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India Convicted lawmakers to lose membership: SC

Discussion in 'Breaking News' started by Archived_Member16, Jul 11, 2013.

  1. Archived_Member16

    Archived_Member16
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    Convicted lawmakers to lose membership: SC

    Can’t continue in the House even if an appeal is pending

    R Sedhuraman - Legal Correspondent - Tribune India

    New Delhi, July 10

    In a landmark judgment that has the potential to cleanse Parliament and assemblies of criminals in a big way, the Supreme Court today held that from now on MPs, MLAs and MLCs would automatically lose their membership if sentenced to jail for not less than two years by the trial court.

    The verdict would not affect the convicted MPs and MLAs who had already filed appeals in such cases, the SC clarified.

    The exemption granted to those sentenced to jail terms of less than two years would not apply to cases relating to serious crimes in which mere conviction was sufficient to attract disqualification. Such serious crimes include rape, cruelty to women, acts prejudicial to maintenance of harmony, bribe, undue influence in elections and promoting enmity in society.

    Terrorism, smuggling, drug trafficking, hoarding and crimes under the Unlawful Activities (Prevention) Act and Foreign Exchange (Regulation) Act would also attract disqualification, irrespective of the period of sentence.

    Till now, such lawmakers were not disqualified if they appealed against their conviction in higher courts within three months. This protection continued till the disposal of their appeals and the status of their membership depended on the final judicial outcome.

    A Bench comprising Justices AK Patnaik and SJ Mukhopadhya struck down Sub-Section (4) of Section 8 of the Representation of the People Act, 1951, that protected the sitting lawmakers against immediate disqualification upon conviction.

    The SC verdict came on two PILs filed by Lily Thomas and Lok Prahari (NGO) that had challenged the provision saying it was discriminatory and against the Constitutional provisions under Article 102(1) relating to Parliament and Article 191(1) pertaining to legislative assemblies and councils in states.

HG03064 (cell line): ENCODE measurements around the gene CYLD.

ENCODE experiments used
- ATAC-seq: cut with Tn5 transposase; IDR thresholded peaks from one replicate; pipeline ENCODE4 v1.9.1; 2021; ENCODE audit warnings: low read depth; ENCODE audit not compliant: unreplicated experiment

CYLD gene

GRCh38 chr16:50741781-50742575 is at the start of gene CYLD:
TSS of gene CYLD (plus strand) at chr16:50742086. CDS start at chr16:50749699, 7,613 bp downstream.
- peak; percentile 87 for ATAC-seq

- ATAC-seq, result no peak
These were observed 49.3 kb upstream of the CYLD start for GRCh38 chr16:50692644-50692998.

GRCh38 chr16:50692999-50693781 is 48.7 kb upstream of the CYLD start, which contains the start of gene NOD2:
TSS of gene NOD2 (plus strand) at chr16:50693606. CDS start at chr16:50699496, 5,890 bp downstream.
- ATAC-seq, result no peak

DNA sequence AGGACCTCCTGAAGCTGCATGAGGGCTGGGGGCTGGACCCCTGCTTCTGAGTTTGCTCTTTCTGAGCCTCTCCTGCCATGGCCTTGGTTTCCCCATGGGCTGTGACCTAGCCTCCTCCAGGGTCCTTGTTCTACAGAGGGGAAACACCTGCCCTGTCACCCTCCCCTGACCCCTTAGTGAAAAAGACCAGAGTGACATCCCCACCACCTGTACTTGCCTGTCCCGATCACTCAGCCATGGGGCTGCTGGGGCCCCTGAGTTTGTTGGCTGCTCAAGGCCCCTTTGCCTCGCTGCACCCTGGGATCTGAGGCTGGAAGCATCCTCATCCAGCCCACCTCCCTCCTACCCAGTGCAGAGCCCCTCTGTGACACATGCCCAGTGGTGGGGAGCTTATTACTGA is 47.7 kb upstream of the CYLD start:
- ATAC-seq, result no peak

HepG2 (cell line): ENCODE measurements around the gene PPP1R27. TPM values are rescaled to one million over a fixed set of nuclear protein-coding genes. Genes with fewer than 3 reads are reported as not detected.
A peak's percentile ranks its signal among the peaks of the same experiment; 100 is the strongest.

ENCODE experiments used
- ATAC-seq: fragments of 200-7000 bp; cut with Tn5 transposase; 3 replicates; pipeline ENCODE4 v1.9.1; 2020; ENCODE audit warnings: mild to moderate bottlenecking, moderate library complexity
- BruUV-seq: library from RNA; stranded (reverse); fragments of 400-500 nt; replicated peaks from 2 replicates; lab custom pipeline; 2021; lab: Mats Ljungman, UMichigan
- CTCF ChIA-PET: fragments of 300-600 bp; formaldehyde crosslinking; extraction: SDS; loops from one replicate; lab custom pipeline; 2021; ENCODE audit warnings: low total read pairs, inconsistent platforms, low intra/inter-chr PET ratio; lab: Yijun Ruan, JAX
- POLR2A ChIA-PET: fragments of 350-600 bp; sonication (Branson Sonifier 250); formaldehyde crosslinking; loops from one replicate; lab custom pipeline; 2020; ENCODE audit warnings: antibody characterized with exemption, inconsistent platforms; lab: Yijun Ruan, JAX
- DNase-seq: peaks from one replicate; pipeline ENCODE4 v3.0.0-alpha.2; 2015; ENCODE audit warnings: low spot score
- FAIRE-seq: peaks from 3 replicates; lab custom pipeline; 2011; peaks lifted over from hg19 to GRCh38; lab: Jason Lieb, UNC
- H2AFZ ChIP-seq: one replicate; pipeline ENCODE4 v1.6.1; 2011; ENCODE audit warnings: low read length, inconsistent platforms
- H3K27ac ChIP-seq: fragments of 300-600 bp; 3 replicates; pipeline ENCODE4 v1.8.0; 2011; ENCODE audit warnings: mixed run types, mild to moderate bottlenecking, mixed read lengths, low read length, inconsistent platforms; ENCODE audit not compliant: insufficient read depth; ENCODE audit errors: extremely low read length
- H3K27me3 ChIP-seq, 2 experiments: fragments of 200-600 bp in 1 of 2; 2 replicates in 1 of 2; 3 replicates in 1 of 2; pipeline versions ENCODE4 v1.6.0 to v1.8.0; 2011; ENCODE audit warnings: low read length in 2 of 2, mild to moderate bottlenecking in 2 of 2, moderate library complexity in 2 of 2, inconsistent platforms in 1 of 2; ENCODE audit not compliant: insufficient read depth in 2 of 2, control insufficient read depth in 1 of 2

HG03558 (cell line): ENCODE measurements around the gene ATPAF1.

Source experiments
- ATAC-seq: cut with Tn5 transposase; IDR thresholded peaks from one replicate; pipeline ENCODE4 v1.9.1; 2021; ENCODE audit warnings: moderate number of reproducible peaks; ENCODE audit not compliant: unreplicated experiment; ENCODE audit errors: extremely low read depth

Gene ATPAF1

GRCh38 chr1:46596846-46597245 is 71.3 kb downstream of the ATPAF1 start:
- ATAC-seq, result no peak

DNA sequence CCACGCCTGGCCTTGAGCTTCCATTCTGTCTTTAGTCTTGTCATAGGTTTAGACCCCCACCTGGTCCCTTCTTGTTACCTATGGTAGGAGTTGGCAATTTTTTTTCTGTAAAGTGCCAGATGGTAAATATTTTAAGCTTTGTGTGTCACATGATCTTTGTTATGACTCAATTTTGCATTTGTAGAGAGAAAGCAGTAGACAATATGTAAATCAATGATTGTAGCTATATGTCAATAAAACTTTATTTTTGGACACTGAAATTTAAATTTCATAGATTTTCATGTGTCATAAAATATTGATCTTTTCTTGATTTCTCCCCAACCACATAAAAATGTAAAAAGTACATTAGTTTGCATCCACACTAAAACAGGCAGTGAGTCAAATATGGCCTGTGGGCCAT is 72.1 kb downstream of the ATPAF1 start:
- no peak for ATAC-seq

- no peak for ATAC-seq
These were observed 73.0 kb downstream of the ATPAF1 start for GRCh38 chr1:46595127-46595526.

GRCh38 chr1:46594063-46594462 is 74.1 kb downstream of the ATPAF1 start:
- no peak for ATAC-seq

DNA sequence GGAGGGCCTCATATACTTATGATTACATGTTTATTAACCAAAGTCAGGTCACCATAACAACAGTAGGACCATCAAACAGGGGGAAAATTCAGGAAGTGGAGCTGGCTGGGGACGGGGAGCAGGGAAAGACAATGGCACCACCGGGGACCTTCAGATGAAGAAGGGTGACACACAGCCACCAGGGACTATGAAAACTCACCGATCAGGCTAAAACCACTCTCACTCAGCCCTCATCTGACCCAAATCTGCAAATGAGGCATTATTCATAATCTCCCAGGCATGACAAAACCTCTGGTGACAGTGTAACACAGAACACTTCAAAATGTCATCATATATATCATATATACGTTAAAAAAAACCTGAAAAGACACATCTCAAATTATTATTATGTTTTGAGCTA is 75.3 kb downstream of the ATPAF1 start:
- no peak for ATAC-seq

Under the existing laws, no convicted person could contest election even if his appeal was pending in a higher court, but sitting lawmakers were allowed to continue as members.

    Accepting this contention, the apex court held: “Parliament has been vested with the powers to make law laying down the same disqualifications for a person to be chosen as a member of Parliament or a state legislature and for a sitting member of Parliament or a state legislature….

    “Parliament, therefore, has exceeded its powers conferred by the Constitution in enacting Sub-Section (4) of Section 8 of the Act and it is ultra vires the Constitution,” the SC ruled.

    The Bench also pointed out that Articles 101(3)(a) and 190(3)(a) expressly prohibited Parliament to defer the date from which the disqualification would come into effect in case of sitting members.

    Under the existing laws, the disqualification for being a lawmaker would be in force from the date of conviction and till the completion of six years from the date of release from jail.

    According to a survey, as many as 162 sitting MPs and 1,460 MLAs are facing criminal charges.

    The ruling

    * Parliament has exceeded its powers conferred by the Constitution in enacting Sub-Section (4) of Section 8 of the Representation of the People Act, 1951, that protected the sitting lawmakers against immediate disqualification upon conviction

    * The provision is ultra vires the Constitution as Articles 101(3)(a) and 190(3)(a) of the Constitution expressly prohibits Parliament to defer the date from which the disqualification will come into effect in case of sitting members

    * MPs, MLAs and MLCs will now automatically lose their membership, if sentenced to jail for not less than two years by the trial court

    * The verdict will, however, not affect convicted legislators who have already filed appeals against their conviction

    source: http://www.tribuneindia.com/2013/20130711/main1.htm
     
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  3. Satyaban

    Satyaban
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    Darn right! This should have been the law a long time ago.
     

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